The Politics Of Vocal Pitch

September 3, 2015
A new study found that voters are partial to candidates with lower voices. (Kenny Malone flag: Lindsay Shaver creative commons)

Biologist Rindy Anderson of Florida Atlantic University found that people are biased towards candidates with deeper voices.

Twitter Reacts To Deflate-Gate Ruling

September 3, 2015
Tom Brady's four-game suspension was nullified by a federal judge. (Spencer Platt/Getty Images)

On Thursday, a federal judge ruled against the NFL in the “Deflate-Gate” case, nullifying the four-game suspension of Patriots quarterback Tom Brady. The reaction on Twitter from NFL analysts, Pats fans and even some New England politicians was swift.

Journalists Under Pressure

September 3, 2015
Journalists protest the murder of photojournalist Ruben Espinosa Becerril in Mexico City, on Aug. 2, 2015. (Marco Ugarte/AP)

Three Vice News journalists arrested in Turkey. A wave of journalists in prison. In graves. We’ll look at journalists worldwide under pressure.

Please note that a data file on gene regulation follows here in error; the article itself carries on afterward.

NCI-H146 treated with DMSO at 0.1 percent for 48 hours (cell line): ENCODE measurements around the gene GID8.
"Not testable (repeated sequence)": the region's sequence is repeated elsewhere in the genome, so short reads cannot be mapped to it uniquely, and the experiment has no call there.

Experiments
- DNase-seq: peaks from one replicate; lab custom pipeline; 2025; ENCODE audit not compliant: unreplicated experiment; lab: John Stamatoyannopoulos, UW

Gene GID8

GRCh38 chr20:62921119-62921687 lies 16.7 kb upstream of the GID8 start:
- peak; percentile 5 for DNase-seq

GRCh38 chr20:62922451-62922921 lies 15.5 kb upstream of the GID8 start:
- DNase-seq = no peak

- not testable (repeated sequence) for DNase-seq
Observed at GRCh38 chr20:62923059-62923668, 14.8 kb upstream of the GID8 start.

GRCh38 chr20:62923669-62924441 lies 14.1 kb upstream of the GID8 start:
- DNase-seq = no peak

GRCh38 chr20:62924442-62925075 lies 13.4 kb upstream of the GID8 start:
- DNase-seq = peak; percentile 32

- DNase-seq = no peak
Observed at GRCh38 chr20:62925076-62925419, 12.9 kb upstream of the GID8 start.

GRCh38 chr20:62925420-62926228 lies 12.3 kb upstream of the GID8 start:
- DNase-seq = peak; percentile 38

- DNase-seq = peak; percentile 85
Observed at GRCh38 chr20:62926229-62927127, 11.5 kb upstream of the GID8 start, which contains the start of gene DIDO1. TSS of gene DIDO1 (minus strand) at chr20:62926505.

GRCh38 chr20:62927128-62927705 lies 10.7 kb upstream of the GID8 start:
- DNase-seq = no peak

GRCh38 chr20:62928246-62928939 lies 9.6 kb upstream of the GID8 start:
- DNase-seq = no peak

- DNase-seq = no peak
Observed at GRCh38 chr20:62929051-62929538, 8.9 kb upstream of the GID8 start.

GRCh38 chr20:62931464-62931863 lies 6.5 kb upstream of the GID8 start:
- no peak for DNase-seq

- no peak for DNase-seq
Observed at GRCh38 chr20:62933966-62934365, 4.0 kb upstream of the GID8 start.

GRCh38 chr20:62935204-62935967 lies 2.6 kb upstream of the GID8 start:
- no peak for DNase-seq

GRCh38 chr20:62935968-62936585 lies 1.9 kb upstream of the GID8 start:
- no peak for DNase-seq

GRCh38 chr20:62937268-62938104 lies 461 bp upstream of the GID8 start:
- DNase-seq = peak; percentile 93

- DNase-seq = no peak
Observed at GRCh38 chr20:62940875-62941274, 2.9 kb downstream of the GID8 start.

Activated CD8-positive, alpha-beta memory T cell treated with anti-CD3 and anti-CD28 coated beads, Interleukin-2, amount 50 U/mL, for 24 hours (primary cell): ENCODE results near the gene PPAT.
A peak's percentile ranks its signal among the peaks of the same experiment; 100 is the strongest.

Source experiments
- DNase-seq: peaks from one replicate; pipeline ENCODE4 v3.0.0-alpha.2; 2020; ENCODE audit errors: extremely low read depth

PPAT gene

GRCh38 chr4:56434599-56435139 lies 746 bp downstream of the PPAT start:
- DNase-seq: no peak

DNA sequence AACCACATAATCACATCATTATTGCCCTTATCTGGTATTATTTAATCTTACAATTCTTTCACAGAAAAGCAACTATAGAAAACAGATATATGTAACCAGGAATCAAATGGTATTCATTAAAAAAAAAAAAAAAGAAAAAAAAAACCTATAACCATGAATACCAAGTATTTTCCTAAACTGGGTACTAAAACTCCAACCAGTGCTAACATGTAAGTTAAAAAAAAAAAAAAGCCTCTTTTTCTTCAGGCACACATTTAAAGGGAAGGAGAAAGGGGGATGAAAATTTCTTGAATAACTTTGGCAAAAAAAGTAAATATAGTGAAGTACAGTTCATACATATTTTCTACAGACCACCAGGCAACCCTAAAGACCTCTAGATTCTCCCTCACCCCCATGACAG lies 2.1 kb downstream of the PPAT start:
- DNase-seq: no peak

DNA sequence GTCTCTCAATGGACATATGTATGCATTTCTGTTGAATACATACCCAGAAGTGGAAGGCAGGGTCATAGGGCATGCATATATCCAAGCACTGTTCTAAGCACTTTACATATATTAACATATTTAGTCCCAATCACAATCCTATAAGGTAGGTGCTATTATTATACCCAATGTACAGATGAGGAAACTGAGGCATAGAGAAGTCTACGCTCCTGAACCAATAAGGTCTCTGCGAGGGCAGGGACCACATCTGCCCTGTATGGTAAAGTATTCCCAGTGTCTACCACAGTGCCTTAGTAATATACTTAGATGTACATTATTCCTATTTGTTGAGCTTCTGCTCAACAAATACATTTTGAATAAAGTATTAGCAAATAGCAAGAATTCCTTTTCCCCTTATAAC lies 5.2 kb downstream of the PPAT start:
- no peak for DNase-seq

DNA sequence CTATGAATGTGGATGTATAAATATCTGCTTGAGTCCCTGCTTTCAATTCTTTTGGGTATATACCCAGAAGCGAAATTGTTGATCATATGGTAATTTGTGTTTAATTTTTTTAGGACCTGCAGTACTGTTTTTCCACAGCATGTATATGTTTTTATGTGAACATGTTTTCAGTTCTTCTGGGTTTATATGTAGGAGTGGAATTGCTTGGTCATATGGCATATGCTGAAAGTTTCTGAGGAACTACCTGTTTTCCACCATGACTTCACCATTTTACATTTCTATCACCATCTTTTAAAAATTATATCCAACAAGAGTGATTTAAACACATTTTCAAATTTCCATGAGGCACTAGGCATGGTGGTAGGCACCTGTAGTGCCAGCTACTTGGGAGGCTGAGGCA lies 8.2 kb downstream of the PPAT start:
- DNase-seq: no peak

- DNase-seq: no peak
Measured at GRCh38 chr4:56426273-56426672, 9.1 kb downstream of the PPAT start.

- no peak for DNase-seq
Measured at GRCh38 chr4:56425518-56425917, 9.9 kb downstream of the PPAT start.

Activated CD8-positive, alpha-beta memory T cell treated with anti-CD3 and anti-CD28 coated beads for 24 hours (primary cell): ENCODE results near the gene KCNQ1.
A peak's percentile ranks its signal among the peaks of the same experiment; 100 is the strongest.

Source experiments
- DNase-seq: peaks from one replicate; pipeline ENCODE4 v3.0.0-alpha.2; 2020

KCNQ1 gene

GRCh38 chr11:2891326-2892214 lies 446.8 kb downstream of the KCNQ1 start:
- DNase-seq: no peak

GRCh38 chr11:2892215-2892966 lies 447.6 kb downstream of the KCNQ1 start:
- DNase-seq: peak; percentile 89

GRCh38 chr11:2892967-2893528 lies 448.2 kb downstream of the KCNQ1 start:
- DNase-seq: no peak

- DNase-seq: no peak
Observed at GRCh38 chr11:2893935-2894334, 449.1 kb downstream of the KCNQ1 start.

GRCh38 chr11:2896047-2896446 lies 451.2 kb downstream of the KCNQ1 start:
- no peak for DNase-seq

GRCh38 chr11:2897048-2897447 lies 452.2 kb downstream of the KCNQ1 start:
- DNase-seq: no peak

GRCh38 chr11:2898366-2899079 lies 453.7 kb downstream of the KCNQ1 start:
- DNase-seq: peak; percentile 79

Will The Fed Finally Raise Interest Rates?

September 3, 2015
A television screen on the floor of the New York Stock Exchange shows the decision of the Federal Reserve, on July 29, 2015. The Federal Reserve may raise interest rates soon. (Richard Drew/AP)

Should the Fed finally raise interest rates? In spite of the stock market roller coaster? We’ll dig into the Fed weighing the end of free money.

The 'Emperor Of Baseball' Halts Shoeless Joe's Run At The Hall

September 2, 2015
MLB Commissioner Rob Manfred denied a request to reinstate Shoeless Joe Jackson, who was banned from baseball in 1920. If reinstated, Jackson would have been able to be elected, posthumously, to the baseball Hall of Fame. ( Elsa/Getty Images)

What does a Wallace Stevens poem have to do with MLB commissioner Rob Manfred’s decision to preserve Shoeless Joe Jackson’s ban from baseball? Bill Littlefield explains.

Claims On The Arctic Heat Up With The Climate

September 2, 2015
A U.S. Coast Guard ice-breaker is docked at a village off Alaska's northern coast above the Arctic Circle, in this undated photo provided by the U.S. Coast Guard. (U.S. Coast Guard via AP)

As ice melts in the Arctic Ocean, who has access to what in this increasingly accessible part of the world?